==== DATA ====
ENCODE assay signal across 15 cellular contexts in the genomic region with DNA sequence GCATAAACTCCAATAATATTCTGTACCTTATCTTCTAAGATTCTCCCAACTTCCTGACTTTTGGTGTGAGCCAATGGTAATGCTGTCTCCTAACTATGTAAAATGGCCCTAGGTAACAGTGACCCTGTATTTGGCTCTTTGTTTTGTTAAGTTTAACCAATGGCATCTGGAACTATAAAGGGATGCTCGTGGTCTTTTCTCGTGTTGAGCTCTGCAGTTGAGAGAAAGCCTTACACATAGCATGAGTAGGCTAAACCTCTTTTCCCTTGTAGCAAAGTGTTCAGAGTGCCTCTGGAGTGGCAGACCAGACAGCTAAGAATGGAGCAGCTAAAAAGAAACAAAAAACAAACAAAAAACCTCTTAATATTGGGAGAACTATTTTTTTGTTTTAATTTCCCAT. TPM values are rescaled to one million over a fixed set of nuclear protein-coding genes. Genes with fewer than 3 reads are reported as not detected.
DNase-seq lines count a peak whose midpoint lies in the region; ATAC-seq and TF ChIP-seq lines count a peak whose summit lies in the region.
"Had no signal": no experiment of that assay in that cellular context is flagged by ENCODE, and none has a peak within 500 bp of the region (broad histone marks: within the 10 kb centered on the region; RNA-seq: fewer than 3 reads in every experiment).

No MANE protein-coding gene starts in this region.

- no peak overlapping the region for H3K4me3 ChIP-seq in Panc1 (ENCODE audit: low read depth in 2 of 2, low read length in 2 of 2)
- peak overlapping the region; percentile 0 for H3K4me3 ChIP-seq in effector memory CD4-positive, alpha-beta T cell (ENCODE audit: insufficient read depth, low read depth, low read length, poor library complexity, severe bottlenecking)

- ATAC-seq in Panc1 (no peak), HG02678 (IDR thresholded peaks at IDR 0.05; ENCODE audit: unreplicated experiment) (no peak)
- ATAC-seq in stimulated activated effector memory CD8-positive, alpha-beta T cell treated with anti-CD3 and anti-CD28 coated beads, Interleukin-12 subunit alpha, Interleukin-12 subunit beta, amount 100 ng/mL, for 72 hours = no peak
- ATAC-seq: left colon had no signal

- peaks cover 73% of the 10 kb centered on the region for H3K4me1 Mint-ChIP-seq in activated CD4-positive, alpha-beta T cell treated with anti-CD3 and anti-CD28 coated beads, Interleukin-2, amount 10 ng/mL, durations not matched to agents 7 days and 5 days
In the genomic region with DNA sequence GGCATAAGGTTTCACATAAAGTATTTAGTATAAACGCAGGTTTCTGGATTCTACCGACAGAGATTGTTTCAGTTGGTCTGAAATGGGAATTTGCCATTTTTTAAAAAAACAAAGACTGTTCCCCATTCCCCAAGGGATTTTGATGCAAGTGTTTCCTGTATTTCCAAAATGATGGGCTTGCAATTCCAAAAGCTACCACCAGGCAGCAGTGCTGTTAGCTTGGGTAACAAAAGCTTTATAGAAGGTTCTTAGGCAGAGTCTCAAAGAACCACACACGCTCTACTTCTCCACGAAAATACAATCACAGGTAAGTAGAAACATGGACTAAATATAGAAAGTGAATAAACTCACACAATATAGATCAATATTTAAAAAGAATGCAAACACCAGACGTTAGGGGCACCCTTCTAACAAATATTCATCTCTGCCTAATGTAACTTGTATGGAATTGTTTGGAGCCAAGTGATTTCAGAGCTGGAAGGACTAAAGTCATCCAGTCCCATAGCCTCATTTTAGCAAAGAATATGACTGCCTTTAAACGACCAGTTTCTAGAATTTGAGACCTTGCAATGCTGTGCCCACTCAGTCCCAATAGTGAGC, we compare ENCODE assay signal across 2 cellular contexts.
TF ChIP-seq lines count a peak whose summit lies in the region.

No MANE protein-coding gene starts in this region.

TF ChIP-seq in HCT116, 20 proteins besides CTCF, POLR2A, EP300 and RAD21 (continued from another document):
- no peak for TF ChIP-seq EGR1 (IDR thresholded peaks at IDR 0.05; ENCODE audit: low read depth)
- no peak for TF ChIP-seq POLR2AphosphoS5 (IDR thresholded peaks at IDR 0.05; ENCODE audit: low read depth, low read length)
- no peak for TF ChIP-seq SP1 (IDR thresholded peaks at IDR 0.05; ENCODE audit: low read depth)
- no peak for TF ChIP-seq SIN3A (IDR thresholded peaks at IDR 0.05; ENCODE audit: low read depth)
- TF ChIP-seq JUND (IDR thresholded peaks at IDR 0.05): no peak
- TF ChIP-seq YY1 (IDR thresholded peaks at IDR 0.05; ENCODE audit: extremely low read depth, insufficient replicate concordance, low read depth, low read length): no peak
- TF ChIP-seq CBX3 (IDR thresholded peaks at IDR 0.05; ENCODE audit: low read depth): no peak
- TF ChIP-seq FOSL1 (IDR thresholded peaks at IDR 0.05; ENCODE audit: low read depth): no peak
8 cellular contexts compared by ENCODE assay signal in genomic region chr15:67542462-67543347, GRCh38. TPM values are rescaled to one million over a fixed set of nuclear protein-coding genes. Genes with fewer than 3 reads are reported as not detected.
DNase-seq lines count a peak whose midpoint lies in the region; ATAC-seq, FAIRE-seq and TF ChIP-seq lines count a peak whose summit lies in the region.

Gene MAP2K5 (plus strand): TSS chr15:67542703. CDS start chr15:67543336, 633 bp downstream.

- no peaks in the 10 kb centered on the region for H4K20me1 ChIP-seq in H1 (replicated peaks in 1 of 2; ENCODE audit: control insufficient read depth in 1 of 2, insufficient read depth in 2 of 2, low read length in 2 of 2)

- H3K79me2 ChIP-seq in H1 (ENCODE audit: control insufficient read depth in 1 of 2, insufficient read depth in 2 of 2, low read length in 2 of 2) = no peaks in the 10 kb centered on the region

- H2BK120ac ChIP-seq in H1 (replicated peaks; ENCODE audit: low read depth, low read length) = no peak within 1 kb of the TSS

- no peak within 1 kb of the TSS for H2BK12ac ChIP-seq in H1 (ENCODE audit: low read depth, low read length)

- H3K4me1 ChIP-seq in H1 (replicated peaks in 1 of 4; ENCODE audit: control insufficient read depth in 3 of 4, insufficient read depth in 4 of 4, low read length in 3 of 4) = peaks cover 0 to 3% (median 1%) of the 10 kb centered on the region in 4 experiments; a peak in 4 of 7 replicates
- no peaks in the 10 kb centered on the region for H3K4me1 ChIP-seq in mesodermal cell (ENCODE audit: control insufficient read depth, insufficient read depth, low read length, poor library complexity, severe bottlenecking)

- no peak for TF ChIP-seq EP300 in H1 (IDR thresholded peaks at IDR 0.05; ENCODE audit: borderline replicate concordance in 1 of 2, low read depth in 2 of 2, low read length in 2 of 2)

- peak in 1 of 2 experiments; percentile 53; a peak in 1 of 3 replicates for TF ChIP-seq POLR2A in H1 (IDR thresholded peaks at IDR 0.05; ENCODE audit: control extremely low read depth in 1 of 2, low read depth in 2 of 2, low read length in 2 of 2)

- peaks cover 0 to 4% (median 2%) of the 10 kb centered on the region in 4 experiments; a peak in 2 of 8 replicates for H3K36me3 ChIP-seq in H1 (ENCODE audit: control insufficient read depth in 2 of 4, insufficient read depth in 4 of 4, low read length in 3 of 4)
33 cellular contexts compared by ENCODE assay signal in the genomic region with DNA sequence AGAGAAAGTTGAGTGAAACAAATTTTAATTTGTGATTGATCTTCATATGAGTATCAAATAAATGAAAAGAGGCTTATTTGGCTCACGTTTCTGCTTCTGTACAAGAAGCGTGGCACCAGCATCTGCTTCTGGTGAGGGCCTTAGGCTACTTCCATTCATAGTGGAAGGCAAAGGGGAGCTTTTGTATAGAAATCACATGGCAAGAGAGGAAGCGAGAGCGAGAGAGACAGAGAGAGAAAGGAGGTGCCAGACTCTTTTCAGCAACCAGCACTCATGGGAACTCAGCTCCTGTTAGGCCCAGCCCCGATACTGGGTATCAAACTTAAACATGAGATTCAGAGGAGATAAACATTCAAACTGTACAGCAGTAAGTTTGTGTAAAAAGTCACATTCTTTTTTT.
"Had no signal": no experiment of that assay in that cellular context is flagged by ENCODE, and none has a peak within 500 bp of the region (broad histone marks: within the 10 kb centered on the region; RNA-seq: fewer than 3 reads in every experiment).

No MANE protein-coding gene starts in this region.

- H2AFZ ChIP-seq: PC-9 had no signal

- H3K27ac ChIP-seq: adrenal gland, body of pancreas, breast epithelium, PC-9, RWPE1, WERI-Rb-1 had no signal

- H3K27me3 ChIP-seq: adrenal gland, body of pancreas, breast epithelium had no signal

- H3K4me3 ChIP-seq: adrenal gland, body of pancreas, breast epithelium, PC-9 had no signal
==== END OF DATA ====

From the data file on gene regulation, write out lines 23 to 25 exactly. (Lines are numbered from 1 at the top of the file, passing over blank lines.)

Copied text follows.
8 cellular contexts compared by ENCODE assay signal in genomic region chr15:67542462-67543347, GRCh38. TPM values are rescaled to one million over a fixed set of nuclear protein-coding genes. Genes with fewer than 3 reads are reported as not detected.
DNase-seq lines count a peak whose midpoint lies in the region; ATAC-seq, FAIRE-seq and TF ChIP-seq lines count a peak whose summit lies in the region.

Gene MAP2K5 (plus strand): TSS chr15:67542703. CDS start chr15:67543336, 633 bp downstream.